Motorists heading west on the Pennsylvania Turnpike will see something different starting at the Morgantown interchange. Effective last week, the speed limit was upped to 70 mph from the Blue Mountain interchange to Morgantown.
PennDOT also announced it will launch 70 mph pilot projects on 88 miles of Interstate 80 and 21 miles of Interstate 380 next month.
The speed limit increase, up from 65 mph on the turnpike, was approved by the General Assembly and signed into law by Gov. Tom Corbett last fall. Proponents say the higher speed limit will move traffic faster, increasing transport efficiency for businesses and motorists.
Some say the higher speed limits can actually make the highways safer by maintaining smoother traffic flow.
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Not so fast, say the critics.
Higher speeds increase the damage and potential for injury and death when crashes occur.
According to the Insurance Institute for Highway Safety, high speeds make a crash more likely because it takes longer to stop or slow down. And collisions are more deadly because crash energy increases exponentially as speeds go up.
“Raising speed limits leads to more deaths,” the institute states on its website. “People often drive faster than the speed limit, and if the limit is raised, they will go faster still. Research shows that when speed limits are raised, speeds go up, as do fatal crashes.”
PennDOT also added a word of caution in its press release: “As we increase the speed limit on the Pennsylvania Turnpike, motorists need to increase their restraint behind the wheel accordingly,” said Turnpike CEO Mark Compton. “Remember, even though we’re increasing the speed limit, motorists still must obey the law and drive safely. After all, 70 mph is the maximum speed, not the mandatory speed.”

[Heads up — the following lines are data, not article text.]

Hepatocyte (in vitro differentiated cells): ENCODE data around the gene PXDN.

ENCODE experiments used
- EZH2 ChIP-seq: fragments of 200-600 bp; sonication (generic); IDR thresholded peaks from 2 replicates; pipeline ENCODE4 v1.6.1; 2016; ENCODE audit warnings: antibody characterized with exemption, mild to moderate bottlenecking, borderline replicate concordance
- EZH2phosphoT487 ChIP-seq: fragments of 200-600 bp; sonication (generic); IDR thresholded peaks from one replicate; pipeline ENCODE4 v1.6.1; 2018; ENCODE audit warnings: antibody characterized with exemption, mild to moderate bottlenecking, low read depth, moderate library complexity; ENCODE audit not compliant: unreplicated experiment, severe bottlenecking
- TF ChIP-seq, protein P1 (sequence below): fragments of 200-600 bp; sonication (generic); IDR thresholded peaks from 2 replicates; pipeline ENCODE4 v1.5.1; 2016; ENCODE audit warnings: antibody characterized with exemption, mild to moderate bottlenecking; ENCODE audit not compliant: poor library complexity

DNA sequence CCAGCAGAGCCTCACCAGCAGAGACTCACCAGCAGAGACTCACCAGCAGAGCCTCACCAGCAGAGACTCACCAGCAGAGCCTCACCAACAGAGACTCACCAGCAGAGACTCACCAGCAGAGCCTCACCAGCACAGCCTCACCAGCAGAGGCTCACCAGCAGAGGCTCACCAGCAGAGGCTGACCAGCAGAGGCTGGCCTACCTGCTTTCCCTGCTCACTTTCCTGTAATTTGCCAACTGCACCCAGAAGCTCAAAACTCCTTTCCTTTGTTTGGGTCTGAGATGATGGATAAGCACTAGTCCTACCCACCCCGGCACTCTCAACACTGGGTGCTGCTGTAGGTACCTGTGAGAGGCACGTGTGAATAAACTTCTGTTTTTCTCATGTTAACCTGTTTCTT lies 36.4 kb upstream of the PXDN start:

The sections of highways where the higher speed limits have been activated are pilot projects.
“PennDOT will use data collected from the pilot locations while evaluating other 65 mph roadway sections for potential 70 mph implementation in the spring or summer next year. Roadway sections that can safely accommodate the increased speed could start being signed soon after the evaluations are complete,” the press release stated.
“If everything goes well, I’d expect the remainder of the Turnpike will switch over to 70 mph speed where appropriate and safe next spring,” Compton said.
For many motorists, the higher speed limits merely legalize a driving speed they’ve been using anyway. But as both PennDOT and the IIHS note, therein lies the problem. Motorists will now up their game to 75 or 80 mph, speeds that are unsafe both for those motorists and others on the road.
Driving is becoming a game of one-upmanship and intensity to own the road. And while we welcome the opportunity to get through Pennsylvania more easily at a higher speed, the new speed limits must come with strong words of caution.
Going 70 mph does not mean pushing it to 80.
Let’s be smart drivers, and be safe.